In New York, Foote, whose company scored Dan Klores and Ron Berger’s 2003 doc The Boys of 2nd Street Park, agrees. Although Big Foote usually ends up out of pocket on doc projects, he anticipates working on more. ‘The reason we do them is the lack of creative politics, the energy and passion filmmakers bring to the process, and the ability to build our reel and show we can do more than just ads,’ he explains.
Although it’s usually not a cost-efficient step for a major player like Amber to score docs, Curran says, ‘If somebody came in with a 90-minute ‘get Bush out’ doc, we would do it because that means an awful lot to us.’ For example, the company, with offices in New York, L.A. and London, ‘called in favors’ to license ’60s music for director Ralph Arlyck’s new doc, Following Sean – a $700,000 feature that catches up with the now-grown four-year-old boy Arlyck filmed in Haight Ashbury in 1969.
Tips for getting cheap tracks
‘If a filmmaker came to me with a 90-minute piece and $10,000 and told me they wanted Johnny Cash, that would be impossible,’ says Ten’s Gavigan. Indeed, Ant’s Vanger notes that if producers want to buy popular music, they’re going to pay tens of thousands of dollars per song. And, while they may get the rights for North America, if the film goes to DVD, they will have to renegotiate. At Megatrax, Robbins confirms that the range of rights the doc-maker needs impacts their music licensing fees.
Always keen on back-end opportunities, record labels may take the possibility of a soundtrack into consideration when evaluating projects, adds Vanger. Sales of a successful soundtrack can more than offset whatever revenues are lost upfront. ‘If you deal with a big publishing company, you’re going to have to justify the bottom line before they give you anything,’ concludes Jeff Elmassian, creative director at Los Angeles-based Endless Noise, the company that did the sound for Nike’s Stomp-like basketball commercial in 2001.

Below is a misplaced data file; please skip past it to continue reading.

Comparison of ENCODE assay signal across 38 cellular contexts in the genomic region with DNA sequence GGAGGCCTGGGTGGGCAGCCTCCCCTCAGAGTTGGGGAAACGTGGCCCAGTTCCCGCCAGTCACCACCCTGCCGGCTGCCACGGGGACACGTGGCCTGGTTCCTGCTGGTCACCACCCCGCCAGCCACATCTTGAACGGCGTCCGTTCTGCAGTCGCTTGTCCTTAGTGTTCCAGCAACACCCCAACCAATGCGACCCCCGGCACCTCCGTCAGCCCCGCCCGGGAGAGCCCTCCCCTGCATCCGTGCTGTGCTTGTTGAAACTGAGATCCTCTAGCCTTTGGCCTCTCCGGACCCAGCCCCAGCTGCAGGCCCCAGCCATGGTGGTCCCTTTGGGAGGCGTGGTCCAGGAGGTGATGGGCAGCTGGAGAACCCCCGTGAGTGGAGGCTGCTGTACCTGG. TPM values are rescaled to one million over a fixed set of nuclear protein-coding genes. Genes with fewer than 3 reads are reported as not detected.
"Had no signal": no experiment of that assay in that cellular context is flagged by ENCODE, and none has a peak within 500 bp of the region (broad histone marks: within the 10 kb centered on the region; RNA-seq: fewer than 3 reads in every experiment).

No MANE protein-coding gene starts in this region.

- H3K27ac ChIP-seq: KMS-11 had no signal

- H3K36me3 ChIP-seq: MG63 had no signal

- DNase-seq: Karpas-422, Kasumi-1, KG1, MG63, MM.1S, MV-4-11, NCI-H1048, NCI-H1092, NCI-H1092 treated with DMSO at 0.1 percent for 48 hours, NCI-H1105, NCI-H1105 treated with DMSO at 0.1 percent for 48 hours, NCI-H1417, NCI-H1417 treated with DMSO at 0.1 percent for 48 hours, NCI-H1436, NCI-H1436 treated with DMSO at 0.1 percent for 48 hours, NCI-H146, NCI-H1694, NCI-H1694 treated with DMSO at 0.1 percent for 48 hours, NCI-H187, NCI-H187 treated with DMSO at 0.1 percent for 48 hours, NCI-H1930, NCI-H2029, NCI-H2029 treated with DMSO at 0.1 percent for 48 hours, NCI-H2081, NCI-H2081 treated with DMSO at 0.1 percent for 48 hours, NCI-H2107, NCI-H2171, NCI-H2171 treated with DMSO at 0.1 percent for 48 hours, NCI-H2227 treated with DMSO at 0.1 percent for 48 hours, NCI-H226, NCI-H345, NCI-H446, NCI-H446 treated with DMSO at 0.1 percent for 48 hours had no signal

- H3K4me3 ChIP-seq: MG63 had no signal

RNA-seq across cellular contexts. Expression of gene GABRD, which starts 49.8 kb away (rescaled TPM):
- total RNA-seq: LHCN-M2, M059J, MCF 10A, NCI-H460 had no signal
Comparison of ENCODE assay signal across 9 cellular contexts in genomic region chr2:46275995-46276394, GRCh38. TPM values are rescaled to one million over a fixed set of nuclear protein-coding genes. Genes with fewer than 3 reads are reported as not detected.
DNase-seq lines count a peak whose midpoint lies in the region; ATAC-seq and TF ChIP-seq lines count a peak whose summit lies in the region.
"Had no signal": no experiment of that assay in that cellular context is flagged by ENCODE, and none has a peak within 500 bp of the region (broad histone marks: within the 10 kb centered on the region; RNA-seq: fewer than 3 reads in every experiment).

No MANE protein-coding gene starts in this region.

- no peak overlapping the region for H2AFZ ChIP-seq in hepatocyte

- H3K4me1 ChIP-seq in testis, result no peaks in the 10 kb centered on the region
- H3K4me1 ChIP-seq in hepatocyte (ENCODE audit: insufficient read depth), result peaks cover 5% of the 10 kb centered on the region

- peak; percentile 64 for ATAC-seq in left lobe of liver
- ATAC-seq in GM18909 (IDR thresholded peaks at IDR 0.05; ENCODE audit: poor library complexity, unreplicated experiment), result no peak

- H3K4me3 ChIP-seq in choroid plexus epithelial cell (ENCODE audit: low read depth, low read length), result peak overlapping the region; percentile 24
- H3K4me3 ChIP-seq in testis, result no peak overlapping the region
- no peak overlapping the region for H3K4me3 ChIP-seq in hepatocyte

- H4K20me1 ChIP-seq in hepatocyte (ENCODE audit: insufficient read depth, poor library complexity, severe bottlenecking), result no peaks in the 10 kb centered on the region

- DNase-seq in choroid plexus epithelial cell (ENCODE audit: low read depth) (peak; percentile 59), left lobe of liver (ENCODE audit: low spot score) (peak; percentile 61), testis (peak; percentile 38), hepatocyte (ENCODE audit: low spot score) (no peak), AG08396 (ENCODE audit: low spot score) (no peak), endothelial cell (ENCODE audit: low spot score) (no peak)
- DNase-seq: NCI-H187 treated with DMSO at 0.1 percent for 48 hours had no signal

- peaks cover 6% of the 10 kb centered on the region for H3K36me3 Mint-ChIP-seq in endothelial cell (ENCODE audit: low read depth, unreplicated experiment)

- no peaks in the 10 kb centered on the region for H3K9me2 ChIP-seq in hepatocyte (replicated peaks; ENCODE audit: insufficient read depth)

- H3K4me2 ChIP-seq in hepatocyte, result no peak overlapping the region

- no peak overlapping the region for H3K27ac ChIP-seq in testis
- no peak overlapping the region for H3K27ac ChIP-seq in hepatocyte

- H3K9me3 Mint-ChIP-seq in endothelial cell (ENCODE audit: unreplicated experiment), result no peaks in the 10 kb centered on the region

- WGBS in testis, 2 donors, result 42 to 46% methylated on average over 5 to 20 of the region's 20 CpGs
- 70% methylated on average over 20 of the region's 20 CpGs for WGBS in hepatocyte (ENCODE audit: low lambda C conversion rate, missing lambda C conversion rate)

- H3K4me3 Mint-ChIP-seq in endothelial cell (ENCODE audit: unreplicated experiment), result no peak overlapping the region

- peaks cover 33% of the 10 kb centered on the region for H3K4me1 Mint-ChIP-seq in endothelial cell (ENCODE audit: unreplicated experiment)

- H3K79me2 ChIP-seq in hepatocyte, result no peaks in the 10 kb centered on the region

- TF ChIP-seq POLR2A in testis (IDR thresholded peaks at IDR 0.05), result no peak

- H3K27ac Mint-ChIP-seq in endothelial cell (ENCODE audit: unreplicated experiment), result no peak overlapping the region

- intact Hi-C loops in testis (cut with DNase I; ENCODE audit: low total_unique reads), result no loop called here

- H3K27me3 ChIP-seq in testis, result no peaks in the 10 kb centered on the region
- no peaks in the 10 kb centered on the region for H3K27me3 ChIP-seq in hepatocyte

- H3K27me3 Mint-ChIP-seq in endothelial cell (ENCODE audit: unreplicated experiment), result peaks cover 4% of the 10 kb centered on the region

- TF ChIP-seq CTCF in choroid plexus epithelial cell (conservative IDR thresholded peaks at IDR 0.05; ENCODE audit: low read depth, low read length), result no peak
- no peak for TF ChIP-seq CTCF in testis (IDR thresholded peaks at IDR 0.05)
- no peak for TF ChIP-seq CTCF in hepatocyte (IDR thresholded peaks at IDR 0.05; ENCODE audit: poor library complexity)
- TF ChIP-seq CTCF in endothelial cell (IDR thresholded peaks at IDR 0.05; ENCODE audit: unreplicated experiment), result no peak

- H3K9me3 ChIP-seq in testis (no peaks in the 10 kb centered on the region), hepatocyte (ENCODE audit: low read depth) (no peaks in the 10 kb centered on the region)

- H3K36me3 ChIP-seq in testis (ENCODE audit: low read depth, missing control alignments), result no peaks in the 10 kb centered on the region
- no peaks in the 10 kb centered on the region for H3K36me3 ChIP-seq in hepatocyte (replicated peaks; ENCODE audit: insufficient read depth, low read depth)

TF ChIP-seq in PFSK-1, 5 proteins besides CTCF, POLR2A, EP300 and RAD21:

In order to avoid record labels altogether, Vanger suggests finding up-and-coming composers who are looking to expand their reels. If the musicians are motivated and willing to score a doc, they may do so for under $7,500, he says.
If a producer is lucky, composers or music suppliers will waive upfront fees in turn for screen credit and exposure, says Megatrax’s Robbins. Whether or not this happens, Elmassian stresses that producers have to ensure they work within a musician’s genre boundaries.
It’s also beneficial if the producers have a certain tone in mind before contacting a music house, says Massive’s Brouwer. This helps eliminate false starts when the company begins searching through its library for appropriate songs. In Massive’s case, its library contains roughly 1,000 unused tracks. ‘If the director wants a jazzy, laid-back style of music, then we’re not going to look into surf punk,’ explains Brouwer.
A burgeoning, cost-effective trend in scoring films is sound design – the middle ground between music composition and sound effects. (Elmassian cites, for example, the understated, ambient background used in Errol Morris’ Fog of War.) ‘It can be a very creative, fulfilling way to underscore your movie while not having to license and deal with publishing and those expensive costs,’ says Elmassian. If a prodco hires a composer for three weeks, he says it can save a week of their time if they use sound design. In turn, that allows them to focus more on music composition. For a 30-minute TV doc with 20 minutes of music, Elmassian estimates half the score can be done using sound design.
With so many music options to consider, Bang’s Greenfield makes a last point about cost: ‘We have reality-based half-hour and hour shows that cost less than $50,000 all in, per segment. So many things about technology and the proliferation of media have reduced the hard costs of getting something done, and have reduced the time it takes to get those things done.’ That’s music to the ears of cash-strapped doc-makers looking to fill silence with sound.